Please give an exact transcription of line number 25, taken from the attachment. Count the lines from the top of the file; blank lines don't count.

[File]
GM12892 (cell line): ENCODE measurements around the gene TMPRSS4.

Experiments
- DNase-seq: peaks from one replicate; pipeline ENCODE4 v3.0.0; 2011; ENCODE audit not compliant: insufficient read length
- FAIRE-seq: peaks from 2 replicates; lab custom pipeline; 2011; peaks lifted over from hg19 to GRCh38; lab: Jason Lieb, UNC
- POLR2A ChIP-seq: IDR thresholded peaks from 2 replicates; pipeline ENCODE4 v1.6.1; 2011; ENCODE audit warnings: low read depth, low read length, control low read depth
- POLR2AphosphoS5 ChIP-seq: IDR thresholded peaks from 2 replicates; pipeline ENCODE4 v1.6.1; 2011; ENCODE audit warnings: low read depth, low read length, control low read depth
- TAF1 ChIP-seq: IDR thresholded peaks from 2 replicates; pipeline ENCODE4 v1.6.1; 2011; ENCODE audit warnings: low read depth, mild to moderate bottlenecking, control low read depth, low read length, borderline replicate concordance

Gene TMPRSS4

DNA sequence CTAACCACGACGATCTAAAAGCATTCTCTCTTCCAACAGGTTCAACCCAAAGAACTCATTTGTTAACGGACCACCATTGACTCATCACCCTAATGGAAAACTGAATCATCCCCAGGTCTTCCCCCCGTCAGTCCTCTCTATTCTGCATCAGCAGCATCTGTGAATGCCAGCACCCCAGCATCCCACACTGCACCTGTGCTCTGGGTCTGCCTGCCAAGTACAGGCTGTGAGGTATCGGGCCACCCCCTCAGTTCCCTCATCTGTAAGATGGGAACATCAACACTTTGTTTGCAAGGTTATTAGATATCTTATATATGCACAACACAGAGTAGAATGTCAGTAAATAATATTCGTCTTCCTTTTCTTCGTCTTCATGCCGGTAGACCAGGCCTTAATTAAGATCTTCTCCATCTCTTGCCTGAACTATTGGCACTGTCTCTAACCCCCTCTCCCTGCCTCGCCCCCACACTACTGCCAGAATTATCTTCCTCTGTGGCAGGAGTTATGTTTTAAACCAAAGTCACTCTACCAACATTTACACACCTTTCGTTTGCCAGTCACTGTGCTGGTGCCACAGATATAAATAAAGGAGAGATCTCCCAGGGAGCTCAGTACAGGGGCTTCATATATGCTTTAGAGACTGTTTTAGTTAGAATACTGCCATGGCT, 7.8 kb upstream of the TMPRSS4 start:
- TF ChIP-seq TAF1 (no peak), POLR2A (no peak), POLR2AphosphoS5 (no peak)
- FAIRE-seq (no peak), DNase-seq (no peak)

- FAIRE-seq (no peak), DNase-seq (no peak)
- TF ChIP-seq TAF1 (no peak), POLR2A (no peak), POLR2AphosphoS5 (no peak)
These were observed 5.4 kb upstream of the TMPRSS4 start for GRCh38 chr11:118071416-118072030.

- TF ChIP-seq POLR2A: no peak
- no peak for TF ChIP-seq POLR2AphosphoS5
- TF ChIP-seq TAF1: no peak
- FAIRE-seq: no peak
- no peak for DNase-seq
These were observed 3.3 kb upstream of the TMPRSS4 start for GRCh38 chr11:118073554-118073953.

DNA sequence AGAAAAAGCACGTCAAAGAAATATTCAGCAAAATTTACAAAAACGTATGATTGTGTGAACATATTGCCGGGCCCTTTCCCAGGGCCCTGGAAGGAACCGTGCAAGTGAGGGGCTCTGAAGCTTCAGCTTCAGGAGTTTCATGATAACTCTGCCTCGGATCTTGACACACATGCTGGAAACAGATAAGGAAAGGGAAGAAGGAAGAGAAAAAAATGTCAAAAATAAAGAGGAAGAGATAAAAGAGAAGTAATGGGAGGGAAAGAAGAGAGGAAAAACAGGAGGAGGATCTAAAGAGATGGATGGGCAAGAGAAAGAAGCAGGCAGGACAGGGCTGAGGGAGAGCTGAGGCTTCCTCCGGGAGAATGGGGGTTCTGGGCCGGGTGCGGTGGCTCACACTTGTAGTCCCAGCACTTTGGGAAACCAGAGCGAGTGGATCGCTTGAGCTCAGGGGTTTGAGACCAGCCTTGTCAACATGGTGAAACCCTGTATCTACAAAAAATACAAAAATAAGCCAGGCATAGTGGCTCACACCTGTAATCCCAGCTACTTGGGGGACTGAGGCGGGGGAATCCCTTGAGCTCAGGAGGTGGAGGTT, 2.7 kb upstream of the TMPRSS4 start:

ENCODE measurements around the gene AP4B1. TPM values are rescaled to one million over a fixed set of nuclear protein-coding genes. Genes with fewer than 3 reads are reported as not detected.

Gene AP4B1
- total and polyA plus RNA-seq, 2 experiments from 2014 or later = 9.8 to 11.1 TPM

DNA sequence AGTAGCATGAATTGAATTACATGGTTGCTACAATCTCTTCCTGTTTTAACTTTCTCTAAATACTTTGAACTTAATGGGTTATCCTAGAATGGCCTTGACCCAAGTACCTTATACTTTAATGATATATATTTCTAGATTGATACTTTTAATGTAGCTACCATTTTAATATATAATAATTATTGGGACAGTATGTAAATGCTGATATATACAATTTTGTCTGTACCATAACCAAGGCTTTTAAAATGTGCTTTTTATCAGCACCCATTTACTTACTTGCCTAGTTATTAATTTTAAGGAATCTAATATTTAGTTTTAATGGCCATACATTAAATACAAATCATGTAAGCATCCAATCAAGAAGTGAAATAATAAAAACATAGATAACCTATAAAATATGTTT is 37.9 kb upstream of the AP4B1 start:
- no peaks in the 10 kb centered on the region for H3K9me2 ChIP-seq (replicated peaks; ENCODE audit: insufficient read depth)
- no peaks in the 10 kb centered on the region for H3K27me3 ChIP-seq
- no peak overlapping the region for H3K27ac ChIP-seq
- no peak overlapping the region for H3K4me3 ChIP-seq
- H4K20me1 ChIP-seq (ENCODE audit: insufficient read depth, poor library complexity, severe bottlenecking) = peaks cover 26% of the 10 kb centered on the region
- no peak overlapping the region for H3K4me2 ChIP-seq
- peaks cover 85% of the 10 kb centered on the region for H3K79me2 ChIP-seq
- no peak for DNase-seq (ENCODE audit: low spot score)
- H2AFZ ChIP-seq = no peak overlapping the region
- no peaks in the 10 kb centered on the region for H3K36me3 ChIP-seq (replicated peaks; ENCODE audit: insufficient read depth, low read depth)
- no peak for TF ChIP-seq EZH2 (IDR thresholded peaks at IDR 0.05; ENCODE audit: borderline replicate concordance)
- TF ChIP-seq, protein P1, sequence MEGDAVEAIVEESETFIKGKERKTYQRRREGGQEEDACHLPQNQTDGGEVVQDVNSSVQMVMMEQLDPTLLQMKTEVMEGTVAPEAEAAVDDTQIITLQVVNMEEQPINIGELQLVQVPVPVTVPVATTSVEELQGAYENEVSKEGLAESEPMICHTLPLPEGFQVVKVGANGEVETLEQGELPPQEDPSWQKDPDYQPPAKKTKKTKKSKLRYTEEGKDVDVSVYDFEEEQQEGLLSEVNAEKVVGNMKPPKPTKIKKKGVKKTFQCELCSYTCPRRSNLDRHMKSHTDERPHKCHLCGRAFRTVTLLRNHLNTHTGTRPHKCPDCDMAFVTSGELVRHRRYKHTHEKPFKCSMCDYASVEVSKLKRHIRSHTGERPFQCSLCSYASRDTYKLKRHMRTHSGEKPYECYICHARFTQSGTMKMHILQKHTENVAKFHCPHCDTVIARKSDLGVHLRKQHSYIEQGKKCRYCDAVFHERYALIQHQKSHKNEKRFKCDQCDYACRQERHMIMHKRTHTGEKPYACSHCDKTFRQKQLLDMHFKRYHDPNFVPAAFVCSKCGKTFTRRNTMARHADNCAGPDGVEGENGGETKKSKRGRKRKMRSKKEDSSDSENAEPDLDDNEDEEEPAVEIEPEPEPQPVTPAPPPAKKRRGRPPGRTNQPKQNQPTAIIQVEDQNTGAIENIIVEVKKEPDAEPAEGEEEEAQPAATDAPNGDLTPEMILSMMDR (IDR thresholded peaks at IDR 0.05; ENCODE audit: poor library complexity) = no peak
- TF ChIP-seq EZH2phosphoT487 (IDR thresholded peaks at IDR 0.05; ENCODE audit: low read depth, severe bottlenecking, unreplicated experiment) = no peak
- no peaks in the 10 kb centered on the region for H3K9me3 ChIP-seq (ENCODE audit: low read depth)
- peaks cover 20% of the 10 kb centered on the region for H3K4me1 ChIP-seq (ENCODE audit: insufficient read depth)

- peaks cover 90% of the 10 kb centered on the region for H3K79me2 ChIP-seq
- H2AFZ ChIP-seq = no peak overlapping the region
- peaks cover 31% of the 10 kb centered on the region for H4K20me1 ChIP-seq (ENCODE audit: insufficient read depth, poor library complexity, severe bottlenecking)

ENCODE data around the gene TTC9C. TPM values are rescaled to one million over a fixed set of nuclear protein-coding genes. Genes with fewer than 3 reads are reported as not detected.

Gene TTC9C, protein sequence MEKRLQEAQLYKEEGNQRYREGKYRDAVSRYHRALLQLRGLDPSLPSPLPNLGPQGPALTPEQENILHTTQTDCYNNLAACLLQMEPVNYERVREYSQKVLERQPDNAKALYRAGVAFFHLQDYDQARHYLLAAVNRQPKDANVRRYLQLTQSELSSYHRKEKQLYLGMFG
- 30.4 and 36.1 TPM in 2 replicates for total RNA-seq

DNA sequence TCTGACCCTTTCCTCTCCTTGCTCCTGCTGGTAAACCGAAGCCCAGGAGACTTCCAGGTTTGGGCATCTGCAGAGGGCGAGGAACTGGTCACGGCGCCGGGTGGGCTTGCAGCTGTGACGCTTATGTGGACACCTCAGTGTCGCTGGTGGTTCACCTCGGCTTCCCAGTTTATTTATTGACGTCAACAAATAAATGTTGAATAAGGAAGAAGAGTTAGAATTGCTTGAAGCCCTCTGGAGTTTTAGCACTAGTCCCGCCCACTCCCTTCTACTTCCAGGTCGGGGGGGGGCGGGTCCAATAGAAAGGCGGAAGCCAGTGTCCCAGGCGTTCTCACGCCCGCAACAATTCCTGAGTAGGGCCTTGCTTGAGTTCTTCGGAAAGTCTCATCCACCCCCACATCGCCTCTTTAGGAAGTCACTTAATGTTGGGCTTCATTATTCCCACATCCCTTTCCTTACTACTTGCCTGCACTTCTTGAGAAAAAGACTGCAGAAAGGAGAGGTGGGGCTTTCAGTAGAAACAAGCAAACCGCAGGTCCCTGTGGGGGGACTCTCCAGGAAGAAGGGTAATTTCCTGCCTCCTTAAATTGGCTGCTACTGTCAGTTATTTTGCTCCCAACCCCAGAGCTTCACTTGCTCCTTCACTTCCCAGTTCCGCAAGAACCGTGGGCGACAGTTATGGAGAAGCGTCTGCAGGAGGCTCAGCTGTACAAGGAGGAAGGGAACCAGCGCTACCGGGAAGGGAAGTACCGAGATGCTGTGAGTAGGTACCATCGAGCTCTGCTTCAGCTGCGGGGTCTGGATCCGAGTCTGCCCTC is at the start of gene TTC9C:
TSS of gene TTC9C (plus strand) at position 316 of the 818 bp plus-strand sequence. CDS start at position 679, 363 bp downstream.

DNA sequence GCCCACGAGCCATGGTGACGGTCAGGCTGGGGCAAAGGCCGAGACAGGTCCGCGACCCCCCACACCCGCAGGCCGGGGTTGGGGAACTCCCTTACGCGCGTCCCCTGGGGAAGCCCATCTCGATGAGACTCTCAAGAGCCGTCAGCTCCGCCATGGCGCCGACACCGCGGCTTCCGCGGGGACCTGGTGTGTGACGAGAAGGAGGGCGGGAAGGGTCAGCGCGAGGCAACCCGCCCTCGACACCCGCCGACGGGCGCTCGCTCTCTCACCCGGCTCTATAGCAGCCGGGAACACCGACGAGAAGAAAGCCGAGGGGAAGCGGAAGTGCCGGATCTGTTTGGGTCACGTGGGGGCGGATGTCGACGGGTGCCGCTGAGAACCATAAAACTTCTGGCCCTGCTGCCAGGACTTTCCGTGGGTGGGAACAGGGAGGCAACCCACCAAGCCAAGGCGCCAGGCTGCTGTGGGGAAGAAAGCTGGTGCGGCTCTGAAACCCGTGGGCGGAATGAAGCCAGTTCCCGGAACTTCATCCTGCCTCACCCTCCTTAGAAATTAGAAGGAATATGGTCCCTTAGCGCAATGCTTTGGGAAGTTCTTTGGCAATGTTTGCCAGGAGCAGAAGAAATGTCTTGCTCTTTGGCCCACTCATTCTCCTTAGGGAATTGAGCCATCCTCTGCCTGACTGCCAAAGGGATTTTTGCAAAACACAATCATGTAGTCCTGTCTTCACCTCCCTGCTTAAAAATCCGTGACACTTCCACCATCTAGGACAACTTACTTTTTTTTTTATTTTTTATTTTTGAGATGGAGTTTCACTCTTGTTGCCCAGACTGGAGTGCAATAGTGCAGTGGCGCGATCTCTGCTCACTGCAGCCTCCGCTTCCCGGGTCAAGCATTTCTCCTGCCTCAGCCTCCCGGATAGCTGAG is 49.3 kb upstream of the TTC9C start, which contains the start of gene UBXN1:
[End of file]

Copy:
DNA sequence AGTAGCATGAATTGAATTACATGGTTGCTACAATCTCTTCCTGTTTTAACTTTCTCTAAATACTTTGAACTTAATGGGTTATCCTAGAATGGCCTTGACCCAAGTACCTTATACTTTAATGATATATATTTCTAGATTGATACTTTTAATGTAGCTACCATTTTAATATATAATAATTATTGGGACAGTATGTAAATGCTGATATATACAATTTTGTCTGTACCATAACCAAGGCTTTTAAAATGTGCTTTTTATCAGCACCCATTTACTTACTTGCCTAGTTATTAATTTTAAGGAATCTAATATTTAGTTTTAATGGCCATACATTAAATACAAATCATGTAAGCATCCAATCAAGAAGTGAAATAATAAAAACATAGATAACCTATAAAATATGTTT is 37.9 kb upstream of the AP4B1 start: